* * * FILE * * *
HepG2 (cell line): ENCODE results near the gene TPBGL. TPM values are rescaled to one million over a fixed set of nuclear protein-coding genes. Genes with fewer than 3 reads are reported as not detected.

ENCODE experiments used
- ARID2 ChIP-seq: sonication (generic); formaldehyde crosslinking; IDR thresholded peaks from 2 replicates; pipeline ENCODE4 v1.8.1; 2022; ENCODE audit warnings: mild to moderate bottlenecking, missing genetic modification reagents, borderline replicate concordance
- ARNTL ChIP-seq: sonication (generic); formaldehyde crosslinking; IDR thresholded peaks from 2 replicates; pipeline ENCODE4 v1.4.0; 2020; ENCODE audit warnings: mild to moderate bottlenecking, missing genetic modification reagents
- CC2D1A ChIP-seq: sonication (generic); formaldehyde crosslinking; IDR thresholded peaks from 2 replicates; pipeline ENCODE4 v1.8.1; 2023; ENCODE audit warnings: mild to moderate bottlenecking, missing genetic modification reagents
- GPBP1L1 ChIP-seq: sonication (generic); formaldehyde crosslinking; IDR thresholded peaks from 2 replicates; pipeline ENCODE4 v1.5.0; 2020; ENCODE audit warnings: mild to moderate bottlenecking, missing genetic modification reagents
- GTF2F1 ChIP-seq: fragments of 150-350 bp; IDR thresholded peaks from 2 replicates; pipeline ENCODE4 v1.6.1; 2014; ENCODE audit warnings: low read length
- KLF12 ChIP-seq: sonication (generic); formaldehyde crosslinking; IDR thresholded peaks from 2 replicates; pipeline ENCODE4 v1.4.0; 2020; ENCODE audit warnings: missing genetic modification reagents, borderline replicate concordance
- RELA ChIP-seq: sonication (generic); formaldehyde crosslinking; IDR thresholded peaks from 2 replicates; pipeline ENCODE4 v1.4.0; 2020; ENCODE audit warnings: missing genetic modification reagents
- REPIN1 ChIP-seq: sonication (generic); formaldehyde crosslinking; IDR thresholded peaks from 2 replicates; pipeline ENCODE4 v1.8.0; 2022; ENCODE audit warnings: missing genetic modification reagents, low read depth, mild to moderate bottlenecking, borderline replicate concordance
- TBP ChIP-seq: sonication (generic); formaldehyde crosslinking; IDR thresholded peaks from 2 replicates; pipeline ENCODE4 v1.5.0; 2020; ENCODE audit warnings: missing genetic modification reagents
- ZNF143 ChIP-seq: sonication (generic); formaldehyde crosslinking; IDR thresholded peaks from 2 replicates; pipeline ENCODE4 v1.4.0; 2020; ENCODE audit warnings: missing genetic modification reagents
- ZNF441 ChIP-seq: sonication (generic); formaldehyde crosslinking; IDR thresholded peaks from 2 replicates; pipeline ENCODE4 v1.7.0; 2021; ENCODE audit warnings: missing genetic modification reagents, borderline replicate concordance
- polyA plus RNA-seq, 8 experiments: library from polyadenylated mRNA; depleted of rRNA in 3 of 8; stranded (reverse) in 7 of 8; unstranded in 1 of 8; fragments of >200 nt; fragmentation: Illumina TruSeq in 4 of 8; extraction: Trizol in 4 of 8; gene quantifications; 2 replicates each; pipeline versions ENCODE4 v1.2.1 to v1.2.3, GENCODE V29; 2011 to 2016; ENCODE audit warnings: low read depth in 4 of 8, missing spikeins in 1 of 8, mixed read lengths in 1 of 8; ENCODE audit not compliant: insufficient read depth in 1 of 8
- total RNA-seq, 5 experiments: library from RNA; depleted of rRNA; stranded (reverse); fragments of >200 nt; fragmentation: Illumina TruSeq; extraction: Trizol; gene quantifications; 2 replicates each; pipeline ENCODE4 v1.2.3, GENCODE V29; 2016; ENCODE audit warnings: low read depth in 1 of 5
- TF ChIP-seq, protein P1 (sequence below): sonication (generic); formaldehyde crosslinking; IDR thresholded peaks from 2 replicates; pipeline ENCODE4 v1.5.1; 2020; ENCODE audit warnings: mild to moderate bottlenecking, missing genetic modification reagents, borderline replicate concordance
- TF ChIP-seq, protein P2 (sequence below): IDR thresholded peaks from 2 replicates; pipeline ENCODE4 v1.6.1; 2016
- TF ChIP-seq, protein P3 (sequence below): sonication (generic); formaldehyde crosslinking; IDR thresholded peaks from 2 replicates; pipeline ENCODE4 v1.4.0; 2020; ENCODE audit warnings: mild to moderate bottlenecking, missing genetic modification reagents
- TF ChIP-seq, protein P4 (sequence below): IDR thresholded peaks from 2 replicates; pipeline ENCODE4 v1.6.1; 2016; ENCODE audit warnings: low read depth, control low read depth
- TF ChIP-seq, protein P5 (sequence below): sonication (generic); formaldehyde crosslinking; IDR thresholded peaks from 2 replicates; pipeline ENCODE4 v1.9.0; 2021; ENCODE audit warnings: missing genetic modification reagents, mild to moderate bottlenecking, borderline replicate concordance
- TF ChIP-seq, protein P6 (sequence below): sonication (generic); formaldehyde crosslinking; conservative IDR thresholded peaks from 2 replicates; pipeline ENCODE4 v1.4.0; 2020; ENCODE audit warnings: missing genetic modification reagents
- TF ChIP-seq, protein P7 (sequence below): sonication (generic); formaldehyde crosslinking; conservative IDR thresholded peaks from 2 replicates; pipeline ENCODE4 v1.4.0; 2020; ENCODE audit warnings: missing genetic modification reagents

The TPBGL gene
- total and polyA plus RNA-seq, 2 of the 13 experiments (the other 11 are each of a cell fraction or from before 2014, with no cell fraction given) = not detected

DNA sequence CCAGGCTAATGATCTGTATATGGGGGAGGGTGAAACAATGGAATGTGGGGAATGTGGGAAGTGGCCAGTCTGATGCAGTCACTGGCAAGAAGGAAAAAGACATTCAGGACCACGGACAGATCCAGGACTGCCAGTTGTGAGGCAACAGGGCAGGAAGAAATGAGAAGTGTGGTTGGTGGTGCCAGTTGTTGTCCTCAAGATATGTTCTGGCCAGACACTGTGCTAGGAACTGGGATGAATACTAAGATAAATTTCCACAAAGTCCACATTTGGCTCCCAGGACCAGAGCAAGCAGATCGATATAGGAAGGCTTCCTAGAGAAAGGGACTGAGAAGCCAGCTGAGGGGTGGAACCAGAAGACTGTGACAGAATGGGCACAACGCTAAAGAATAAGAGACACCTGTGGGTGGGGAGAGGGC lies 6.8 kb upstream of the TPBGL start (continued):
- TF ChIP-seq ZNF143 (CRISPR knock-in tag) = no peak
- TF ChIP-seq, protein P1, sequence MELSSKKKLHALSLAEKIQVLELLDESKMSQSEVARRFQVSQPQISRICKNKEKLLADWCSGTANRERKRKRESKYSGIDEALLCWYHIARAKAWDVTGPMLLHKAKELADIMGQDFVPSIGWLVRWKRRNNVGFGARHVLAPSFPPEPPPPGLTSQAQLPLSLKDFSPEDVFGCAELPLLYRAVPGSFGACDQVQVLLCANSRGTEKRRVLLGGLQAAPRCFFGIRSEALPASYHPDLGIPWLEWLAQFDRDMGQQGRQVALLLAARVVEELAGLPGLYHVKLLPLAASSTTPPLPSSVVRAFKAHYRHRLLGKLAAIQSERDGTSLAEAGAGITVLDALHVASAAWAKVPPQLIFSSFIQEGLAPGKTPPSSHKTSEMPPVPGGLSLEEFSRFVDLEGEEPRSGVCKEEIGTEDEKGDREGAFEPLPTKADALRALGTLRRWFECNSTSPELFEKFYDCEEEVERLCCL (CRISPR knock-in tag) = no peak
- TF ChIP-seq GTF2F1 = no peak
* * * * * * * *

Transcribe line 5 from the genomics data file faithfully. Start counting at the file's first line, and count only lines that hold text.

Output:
- CC2D1A ChIP-seq: sonication (generic); formaldehyde crosslinking; IDR thresholded peaks from 2 replicates; pipeline ENCODE4 v1.8.1; 2023; ENCODE audit warnings: mild to moderate bottlenecking, missing genetic modification reagents